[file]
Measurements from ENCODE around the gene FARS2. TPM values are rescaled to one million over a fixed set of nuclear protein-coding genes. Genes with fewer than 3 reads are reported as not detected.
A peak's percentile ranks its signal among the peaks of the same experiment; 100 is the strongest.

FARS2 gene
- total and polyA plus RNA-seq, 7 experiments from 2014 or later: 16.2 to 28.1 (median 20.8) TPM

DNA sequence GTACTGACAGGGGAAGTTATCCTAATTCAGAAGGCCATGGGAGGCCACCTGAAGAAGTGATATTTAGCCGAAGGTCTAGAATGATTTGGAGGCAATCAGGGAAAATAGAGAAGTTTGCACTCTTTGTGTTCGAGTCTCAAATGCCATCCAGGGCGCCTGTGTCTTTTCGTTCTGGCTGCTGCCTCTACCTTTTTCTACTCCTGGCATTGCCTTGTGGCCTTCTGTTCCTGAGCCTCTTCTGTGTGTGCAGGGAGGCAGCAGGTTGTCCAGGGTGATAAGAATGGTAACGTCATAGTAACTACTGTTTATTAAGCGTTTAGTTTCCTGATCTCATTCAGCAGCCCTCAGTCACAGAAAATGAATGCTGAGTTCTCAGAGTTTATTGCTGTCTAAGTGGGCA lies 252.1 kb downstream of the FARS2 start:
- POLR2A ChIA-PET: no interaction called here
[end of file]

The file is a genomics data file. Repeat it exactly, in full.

Measurements from ENCODE around the gene FARS2. TPM values are rescaled to one million over a fixed set of nuclear protein-coding genes. Genes with fewer than 3 reads are reported as not detected.
A peak's percentile ranks its signal among the peaks of the same experiment; 100 is the strongest.

FARS2 gene
- total and polyA plus RNA-seq, 7 experiments from 2014 or later: 16.2 to 28.1 (median 20.8) TPM

DNA sequence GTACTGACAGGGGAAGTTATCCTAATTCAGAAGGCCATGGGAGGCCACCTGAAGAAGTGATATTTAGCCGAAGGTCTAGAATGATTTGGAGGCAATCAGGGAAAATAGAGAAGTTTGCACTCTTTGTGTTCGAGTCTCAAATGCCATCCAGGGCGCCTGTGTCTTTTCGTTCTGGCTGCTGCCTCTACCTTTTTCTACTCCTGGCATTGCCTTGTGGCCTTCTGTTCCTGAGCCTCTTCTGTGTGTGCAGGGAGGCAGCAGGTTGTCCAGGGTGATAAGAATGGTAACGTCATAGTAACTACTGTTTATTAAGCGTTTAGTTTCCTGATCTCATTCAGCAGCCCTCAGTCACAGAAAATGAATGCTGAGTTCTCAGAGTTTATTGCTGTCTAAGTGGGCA lies 252.1 kb downstream of the FARS2 start:
- POLR2A ChIA-PET: no interaction called here